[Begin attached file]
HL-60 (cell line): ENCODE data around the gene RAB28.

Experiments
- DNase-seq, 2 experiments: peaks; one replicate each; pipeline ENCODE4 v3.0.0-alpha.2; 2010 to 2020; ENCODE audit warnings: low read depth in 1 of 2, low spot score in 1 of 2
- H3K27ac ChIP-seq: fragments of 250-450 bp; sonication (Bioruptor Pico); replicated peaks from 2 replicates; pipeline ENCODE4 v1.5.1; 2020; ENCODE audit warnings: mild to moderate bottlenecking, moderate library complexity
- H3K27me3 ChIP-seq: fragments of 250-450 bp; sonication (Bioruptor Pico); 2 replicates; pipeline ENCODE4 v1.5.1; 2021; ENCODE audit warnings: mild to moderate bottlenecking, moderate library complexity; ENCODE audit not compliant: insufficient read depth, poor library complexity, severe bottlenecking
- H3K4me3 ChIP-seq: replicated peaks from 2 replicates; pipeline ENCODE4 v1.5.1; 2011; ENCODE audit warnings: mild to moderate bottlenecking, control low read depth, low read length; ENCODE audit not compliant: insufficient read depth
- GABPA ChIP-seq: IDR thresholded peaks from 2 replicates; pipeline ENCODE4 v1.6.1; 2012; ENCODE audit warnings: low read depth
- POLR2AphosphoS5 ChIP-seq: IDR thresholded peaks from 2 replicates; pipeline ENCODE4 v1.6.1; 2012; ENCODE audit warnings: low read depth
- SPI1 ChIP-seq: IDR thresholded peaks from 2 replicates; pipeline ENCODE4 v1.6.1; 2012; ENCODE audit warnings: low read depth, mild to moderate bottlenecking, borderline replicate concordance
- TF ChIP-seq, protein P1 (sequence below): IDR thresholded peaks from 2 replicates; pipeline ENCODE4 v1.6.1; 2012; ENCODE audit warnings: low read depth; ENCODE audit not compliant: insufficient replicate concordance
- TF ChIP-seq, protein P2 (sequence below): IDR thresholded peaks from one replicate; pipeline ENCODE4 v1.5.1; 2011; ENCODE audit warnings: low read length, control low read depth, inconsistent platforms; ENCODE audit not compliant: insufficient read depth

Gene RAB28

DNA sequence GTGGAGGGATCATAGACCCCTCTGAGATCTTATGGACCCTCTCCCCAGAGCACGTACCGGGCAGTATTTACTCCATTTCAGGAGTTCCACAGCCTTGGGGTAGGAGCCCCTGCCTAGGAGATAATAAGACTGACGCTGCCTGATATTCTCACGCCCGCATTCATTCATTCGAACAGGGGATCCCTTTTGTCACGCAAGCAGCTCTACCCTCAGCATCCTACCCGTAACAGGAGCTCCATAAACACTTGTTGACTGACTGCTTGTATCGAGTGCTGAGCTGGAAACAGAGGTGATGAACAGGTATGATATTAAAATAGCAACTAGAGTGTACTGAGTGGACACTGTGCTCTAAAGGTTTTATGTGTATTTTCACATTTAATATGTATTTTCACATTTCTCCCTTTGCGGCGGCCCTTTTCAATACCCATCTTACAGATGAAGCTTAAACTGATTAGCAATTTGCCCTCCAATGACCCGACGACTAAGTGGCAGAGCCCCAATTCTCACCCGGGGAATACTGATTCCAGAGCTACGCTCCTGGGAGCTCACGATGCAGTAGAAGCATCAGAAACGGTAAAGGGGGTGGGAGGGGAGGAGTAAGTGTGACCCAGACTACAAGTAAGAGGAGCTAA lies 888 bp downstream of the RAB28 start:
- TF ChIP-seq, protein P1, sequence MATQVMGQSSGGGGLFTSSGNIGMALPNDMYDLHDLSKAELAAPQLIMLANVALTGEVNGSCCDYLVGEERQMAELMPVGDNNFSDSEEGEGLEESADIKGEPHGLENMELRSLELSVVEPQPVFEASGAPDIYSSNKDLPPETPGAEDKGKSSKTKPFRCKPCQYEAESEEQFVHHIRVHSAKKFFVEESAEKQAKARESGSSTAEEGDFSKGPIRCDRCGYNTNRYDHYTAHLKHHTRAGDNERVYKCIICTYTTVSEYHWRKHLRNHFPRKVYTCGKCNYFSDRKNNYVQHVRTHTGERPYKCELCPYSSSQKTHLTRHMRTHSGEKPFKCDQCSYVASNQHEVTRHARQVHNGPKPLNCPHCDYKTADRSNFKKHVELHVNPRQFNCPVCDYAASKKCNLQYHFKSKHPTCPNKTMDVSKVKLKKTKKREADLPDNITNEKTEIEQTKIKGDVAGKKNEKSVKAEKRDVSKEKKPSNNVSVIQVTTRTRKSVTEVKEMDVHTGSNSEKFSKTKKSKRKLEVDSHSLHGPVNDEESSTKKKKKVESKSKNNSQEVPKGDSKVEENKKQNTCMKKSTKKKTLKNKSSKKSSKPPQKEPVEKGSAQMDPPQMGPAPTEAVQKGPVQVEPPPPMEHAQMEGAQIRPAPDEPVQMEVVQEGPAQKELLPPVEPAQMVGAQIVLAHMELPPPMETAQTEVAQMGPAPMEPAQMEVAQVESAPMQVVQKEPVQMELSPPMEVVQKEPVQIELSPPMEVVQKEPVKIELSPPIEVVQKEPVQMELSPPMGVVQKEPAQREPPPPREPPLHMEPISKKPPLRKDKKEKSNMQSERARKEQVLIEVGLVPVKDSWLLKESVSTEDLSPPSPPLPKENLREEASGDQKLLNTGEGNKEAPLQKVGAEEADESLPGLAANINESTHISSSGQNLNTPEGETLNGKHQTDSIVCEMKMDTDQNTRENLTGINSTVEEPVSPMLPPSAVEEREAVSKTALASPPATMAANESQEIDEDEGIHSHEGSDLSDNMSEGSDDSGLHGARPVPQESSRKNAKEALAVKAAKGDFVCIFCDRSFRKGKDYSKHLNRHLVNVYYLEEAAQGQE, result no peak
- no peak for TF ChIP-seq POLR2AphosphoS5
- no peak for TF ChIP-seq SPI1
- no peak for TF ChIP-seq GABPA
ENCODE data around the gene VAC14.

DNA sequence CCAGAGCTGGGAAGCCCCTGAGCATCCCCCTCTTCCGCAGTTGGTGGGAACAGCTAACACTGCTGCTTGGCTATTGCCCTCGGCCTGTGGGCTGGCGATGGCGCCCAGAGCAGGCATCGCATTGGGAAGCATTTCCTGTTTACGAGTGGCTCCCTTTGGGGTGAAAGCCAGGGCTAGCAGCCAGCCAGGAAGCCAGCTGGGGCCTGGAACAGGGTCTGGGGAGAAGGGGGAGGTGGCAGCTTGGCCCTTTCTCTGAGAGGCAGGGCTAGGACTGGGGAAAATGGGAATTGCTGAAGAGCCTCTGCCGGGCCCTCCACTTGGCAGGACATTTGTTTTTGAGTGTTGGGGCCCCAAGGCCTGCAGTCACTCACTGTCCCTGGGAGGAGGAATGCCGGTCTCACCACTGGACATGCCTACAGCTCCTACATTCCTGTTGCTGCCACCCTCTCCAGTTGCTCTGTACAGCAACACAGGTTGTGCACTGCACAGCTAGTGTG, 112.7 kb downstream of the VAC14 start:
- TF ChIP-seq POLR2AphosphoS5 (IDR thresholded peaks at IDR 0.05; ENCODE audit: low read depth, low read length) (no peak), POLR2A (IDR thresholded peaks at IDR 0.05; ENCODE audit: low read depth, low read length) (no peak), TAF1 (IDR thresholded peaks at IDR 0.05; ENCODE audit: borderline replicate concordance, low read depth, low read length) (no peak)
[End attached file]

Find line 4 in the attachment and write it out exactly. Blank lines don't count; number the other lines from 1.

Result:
- H3K27ac ChIP-seq: fragments of 250-450 bp; sonication (Bioruptor Pico); replicated peaks from 2 replicates; pipeline ENCODE4 v1.5.1; 2020; ENCODE audit warnings: mild to moderate bottlenecking, moderate library complexity